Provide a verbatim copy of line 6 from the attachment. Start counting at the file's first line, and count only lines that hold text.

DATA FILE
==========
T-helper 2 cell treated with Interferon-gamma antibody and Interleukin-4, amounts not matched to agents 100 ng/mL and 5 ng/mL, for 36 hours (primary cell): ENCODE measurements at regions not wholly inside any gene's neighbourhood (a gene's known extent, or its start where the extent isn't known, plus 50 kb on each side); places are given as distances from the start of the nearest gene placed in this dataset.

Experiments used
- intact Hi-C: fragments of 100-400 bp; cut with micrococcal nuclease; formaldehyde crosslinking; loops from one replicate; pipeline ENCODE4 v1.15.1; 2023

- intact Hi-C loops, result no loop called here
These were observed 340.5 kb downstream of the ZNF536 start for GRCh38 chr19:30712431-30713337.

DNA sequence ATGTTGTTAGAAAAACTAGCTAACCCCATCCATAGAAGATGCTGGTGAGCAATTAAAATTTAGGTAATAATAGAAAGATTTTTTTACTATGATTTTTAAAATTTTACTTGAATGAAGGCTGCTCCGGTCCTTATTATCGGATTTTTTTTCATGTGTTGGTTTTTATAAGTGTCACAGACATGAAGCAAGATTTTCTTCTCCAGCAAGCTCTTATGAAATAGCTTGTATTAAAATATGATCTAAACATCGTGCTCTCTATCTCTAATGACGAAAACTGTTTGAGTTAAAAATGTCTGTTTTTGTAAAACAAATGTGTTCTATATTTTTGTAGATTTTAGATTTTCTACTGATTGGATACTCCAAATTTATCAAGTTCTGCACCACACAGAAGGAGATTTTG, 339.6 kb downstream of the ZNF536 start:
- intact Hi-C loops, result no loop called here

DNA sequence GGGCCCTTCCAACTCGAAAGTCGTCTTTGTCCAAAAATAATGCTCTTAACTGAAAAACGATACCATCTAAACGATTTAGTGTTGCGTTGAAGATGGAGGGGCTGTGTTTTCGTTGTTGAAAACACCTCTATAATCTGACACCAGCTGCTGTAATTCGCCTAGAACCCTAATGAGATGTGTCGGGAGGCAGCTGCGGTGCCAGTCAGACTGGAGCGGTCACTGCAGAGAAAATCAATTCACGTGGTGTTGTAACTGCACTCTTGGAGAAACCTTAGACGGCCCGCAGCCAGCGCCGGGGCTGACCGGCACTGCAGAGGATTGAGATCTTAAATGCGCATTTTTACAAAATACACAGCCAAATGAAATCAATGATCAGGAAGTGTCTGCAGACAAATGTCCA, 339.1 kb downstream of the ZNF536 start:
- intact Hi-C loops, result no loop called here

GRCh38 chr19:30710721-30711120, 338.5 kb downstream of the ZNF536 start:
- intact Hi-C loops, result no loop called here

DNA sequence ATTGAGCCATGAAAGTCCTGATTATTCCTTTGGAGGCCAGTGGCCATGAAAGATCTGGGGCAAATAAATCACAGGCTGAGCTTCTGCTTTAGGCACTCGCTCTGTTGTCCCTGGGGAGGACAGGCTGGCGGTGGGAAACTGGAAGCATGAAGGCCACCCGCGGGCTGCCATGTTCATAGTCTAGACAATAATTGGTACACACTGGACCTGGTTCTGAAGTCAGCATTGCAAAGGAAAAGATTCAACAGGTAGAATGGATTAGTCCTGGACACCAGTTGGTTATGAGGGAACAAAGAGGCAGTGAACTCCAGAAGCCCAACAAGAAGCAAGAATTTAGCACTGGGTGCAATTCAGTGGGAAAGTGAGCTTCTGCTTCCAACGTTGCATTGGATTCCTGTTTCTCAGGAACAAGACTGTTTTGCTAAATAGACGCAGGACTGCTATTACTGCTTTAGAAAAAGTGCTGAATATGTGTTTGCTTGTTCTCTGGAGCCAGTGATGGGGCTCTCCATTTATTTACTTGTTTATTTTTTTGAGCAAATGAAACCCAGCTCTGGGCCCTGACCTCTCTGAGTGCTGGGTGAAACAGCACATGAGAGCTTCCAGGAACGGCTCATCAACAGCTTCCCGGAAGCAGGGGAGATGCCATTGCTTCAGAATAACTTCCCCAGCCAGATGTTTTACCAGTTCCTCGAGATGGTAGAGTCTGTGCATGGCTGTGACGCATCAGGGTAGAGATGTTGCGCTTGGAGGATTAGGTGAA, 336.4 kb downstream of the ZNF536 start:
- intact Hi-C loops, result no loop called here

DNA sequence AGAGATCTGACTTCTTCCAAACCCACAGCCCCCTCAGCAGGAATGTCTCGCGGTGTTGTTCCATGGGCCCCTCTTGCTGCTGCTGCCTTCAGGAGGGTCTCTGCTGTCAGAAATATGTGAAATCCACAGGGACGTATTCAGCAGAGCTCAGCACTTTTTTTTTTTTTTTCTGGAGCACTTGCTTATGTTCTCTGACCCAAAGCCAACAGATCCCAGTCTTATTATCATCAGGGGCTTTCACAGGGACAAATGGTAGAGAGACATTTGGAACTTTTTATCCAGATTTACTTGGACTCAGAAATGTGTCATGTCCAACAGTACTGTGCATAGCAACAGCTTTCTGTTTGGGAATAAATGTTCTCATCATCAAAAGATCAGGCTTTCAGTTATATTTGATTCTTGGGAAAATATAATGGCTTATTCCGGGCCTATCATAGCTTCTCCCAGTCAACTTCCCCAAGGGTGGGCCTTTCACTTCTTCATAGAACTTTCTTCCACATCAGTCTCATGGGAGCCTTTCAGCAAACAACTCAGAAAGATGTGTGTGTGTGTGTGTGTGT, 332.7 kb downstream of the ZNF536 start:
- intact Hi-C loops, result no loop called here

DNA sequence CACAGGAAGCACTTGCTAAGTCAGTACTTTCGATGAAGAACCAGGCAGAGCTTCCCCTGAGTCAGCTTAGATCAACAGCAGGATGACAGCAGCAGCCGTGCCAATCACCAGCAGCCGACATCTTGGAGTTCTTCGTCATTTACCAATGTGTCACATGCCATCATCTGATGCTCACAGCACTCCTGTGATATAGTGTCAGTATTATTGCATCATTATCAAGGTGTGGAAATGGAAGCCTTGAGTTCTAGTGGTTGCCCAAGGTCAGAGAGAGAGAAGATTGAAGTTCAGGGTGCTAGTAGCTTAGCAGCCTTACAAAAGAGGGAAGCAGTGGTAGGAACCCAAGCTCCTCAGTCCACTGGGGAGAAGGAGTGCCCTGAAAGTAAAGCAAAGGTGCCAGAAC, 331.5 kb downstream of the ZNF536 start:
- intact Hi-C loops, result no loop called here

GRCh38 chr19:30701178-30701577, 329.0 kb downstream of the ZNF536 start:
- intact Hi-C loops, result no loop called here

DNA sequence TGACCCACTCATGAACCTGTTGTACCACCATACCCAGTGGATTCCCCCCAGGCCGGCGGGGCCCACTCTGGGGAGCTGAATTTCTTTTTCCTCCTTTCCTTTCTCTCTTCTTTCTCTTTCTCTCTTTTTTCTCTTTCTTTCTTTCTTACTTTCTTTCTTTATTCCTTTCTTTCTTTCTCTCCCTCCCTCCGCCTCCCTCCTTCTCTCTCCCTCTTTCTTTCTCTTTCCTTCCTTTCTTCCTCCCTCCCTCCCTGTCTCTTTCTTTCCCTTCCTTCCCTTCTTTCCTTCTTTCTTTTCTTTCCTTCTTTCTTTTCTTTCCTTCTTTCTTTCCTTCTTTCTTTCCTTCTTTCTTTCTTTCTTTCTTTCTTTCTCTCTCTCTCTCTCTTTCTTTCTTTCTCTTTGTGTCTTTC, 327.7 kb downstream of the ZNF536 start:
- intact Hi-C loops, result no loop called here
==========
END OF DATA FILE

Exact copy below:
DNA sequence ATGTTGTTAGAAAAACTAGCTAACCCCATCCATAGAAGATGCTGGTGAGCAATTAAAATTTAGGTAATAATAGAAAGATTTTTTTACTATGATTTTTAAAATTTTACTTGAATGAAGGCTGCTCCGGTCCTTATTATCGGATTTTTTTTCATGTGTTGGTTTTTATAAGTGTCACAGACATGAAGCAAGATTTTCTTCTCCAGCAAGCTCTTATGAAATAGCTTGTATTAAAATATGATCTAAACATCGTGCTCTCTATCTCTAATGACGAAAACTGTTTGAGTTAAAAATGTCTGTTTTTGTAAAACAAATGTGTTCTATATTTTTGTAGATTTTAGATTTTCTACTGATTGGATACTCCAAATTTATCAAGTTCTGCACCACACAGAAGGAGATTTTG, 339.6 kb downstream of the ZNF536 start: